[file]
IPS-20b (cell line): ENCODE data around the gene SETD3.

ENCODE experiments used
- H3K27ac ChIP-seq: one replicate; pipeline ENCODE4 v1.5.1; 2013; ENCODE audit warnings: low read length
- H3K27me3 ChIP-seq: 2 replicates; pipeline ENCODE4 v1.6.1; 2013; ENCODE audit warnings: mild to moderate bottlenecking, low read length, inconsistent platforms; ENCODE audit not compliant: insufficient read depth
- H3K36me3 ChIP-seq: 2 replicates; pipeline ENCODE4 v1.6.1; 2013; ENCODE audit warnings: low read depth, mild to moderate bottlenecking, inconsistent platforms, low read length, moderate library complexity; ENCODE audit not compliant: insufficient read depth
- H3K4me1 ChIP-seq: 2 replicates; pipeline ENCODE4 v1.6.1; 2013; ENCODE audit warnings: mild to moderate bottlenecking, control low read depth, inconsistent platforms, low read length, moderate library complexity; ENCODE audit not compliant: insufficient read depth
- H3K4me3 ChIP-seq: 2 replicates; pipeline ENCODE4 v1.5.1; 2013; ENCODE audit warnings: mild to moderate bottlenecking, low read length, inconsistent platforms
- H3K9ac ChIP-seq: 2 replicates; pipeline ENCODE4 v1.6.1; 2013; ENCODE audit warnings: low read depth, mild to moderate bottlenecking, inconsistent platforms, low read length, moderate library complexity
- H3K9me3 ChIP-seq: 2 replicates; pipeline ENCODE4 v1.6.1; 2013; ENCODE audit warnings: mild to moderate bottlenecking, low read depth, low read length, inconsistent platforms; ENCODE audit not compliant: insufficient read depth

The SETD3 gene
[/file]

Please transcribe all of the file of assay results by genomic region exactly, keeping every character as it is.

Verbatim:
IPS-20b (cell line): ENCODE data around the gene SETD3.

ENCODE experiments used
- H3K27ac ChIP-seq: one replicate; pipeline ENCODE4 v1.5.1; 2013; ENCODE audit warnings: low read length
- H3K27me3 ChIP-seq: 2 replicates; pipeline ENCODE4 v1.6.1; 2013; ENCODE audit warnings: mild to moderate bottlenecking, low read length, inconsistent platforms; ENCODE audit not compliant: insufficient read depth
- H3K36me3 ChIP-seq: 2 replicates; pipeline ENCODE4 v1.6.1; 2013; ENCODE audit warnings: low read depth, mild to moderate bottlenecking, inconsistent platforms, low read length, moderate library complexity; ENCODE audit not compliant: insufficient read depth
- H3K4me1 ChIP-seq: 2 replicates; pipeline ENCODE4 v1.6.1; 2013; ENCODE audit warnings: mild to moderate bottlenecking, control low read depth, inconsistent platforms, low read length, moderate library complexity; ENCODE audit not compliant: insufficient read depth
- H3K4me3 ChIP-seq: 2 replicates; pipeline ENCODE4 v1.5.1; 2013; ENCODE audit warnings: mild to moderate bottlenecking, low read length, inconsistent platforms
- H3K9ac ChIP-seq: 2 replicates; pipeline ENCODE4 v1.6.1; 2013; ENCODE audit warnings: low read depth, mild to moderate bottlenecking, inconsistent platforms, low read length, moderate library complexity
- H3K9me3 ChIP-seq: 2 replicates; pipeline ENCODE4 v1.6.1; 2013; ENCODE audit warnings: mild to moderate bottlenecking, low read depth, low read length, inconsistent platforms; ENCODE audit not compliant: insufficient read depth

The SETD3 gene